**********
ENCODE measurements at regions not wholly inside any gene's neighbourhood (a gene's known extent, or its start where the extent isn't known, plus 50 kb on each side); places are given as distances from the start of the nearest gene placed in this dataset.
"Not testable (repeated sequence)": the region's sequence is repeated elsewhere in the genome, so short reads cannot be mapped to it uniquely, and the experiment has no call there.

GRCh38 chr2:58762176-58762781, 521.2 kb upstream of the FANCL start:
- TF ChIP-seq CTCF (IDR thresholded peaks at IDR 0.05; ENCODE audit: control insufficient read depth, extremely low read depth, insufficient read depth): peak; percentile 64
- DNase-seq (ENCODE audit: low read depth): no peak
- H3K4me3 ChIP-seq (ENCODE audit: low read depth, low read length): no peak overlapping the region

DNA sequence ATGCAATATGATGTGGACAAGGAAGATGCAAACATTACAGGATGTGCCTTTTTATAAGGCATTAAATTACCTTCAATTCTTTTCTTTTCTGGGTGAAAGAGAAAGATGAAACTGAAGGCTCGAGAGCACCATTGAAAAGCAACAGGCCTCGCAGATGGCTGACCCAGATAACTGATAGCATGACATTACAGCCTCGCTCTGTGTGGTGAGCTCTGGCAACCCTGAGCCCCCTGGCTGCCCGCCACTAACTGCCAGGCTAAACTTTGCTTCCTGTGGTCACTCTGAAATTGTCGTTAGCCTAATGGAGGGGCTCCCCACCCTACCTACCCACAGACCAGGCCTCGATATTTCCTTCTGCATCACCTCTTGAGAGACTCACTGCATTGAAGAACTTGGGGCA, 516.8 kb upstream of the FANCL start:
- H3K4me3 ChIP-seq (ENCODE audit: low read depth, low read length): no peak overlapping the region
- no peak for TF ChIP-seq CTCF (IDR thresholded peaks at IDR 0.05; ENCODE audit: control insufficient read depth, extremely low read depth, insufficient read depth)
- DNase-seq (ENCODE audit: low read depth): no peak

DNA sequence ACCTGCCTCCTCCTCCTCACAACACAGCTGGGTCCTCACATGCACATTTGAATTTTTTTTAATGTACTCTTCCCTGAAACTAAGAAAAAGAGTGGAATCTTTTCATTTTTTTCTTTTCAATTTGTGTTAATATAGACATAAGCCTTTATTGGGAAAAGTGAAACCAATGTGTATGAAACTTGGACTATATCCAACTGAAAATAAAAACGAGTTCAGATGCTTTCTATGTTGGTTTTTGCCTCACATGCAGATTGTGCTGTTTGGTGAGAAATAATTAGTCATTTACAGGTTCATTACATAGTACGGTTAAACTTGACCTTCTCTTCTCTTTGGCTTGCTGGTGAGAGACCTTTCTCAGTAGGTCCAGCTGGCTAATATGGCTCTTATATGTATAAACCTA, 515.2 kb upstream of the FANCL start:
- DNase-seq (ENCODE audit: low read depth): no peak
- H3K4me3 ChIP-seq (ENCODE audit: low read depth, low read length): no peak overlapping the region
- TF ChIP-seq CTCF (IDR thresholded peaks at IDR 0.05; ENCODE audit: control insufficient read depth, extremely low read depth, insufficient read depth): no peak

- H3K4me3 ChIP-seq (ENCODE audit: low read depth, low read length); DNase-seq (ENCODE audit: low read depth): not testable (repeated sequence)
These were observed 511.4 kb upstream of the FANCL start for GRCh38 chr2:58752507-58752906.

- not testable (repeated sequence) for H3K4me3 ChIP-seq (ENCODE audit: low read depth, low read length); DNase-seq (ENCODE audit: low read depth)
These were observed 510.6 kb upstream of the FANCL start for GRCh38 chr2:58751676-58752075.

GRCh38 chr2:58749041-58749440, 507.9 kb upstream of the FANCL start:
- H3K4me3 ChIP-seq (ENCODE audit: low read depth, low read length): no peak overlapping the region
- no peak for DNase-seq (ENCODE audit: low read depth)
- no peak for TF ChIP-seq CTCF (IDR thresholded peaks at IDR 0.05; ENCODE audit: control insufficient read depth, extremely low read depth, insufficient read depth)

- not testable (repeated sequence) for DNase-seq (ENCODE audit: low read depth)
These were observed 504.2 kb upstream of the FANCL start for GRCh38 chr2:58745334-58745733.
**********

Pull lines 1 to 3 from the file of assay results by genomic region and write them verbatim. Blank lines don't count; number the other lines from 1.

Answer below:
ENCODE measurements at regions not wholly inside any gene's neighbourhood (a gene's known extent, or its start where the extent isn't known, plus 50 kb on each side); places are given as distances from the start of the nearest gene placed in this dataset.
"Not testable (repeated sequence)": the region's sequence is repeated elsewhere in the genome, so short reads cannot be mapped to it uniquely, and the experiment has no call there.

GRCh38 chr2:58762176-58762781, 521.2 kb upstream of the FANCL start: